Good News For ‘Green’ Brews: Consumers Say They’ll Pay More For Sustainable Beer

Allagash employees Salim Raal, left, and Brendan McKay stack bottles of Golden Brett, a limited release beer fermented with a house strain of Brettanomyces yeast. The Maine brewery recently installed solar panels as part of its sustainability initiatives. CREDIT: DEREK DAVIS
Allagash employees Salim Raal, left, and Brendan McKay stack bottles of Golden Brett, a limited release beer fermented with a house strain of Brettanomyces yeast. The Maine brewery recently installed solar panels as part of its sustainability initiatives. CREDIT: DEREK DAVIS

BY RACHEL D. COHEN

Breweries are quite creative these days when it comes to saving energy. Double Mountain Brewery in Oregon uses refillable beer bottles, Five & 20 Spirits and Brewing turns its waste grain and water into compost for aquaculture, and Sierra Nevada Brewing Company recovers carbon dioxide from the fermentation cycle.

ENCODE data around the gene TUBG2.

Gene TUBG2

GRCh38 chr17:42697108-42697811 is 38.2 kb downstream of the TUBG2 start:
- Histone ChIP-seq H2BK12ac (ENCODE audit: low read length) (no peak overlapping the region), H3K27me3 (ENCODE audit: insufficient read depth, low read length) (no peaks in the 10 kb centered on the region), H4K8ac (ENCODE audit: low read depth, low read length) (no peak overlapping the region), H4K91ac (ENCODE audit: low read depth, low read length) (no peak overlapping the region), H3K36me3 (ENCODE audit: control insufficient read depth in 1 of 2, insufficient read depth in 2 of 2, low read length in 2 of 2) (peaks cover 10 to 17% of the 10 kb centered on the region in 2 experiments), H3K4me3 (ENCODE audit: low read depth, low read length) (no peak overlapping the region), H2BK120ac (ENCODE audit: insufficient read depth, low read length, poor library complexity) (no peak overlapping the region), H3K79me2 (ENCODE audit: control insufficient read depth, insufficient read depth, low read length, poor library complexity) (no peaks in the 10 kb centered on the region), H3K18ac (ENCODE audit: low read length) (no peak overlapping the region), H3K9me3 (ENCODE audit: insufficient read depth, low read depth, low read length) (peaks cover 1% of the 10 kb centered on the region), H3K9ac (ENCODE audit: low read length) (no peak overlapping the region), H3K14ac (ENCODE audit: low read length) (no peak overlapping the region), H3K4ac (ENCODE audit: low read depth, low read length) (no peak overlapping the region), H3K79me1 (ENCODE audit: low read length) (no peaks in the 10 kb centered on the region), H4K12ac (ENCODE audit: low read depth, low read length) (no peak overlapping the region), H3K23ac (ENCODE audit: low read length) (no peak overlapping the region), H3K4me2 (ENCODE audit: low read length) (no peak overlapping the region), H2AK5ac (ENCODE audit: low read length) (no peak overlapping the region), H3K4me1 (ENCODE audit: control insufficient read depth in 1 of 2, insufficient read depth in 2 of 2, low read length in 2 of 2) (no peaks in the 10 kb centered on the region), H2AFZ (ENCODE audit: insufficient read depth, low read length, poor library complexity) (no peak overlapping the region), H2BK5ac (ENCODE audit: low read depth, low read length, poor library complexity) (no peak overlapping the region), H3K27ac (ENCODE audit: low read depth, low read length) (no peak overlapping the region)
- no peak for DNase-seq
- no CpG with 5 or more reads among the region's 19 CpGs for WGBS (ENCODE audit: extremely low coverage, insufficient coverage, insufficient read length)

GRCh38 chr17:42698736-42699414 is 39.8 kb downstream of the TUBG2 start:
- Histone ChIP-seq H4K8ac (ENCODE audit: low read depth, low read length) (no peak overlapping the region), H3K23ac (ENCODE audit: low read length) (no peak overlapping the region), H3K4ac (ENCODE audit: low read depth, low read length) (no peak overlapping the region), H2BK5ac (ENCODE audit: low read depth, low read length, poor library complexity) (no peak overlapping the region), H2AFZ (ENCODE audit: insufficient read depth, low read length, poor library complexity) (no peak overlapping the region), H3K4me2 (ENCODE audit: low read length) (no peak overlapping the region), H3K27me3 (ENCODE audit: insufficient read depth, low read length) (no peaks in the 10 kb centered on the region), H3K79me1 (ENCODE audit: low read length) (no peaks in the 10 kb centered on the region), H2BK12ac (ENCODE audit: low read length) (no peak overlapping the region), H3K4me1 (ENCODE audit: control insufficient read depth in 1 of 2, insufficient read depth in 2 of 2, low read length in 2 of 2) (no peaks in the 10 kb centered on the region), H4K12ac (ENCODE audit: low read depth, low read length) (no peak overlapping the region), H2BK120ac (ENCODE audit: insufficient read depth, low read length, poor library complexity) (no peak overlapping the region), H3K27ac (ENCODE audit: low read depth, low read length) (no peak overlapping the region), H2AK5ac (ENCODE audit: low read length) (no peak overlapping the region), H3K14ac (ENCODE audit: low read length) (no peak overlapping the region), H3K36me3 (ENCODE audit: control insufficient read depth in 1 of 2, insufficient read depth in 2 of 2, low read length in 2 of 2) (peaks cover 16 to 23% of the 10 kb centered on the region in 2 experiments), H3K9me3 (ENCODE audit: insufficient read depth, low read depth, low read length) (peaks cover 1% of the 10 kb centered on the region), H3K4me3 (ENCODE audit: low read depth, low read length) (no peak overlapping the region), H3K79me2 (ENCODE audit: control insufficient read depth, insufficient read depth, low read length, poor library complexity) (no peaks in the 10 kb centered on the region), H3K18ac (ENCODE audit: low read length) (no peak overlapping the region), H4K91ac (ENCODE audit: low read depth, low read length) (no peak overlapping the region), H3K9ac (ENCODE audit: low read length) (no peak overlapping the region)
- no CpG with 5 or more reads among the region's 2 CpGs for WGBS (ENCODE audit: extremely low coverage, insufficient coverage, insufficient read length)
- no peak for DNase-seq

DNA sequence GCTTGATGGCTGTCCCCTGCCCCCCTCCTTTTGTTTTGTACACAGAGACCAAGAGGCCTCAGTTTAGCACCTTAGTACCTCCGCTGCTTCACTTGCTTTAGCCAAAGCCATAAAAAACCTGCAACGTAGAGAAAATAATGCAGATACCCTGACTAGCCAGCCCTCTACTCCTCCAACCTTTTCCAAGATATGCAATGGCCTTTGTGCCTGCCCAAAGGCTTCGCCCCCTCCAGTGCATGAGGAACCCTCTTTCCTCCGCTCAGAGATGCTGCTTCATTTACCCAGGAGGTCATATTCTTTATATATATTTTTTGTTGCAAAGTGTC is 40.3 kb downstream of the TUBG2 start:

Investment in energy-efficient technologies can be costly, but according to a studypublished last week in PLOS ONE, these investments may be worthwhile.

A majority of the 1,000 U.S. beer drinkers surveyed say they are willing to pay more for sustainably-produced beer, and on average, they would pay around $1.30 more per six-pack.

“One dollar and 30 cents is not a small amount if you consider the average price of a six-pack,” says Sanya Carley, an associate professor at Indiana University Bloomington’s School of Public and Environmental Affairs, and the lead author of the survey.

According to data from IRI Worldwide, a Chicago-based market research firm, the average price of a six-pack of beer is $5.96. For craft beer specifically, an average six-pack costs $9.36.

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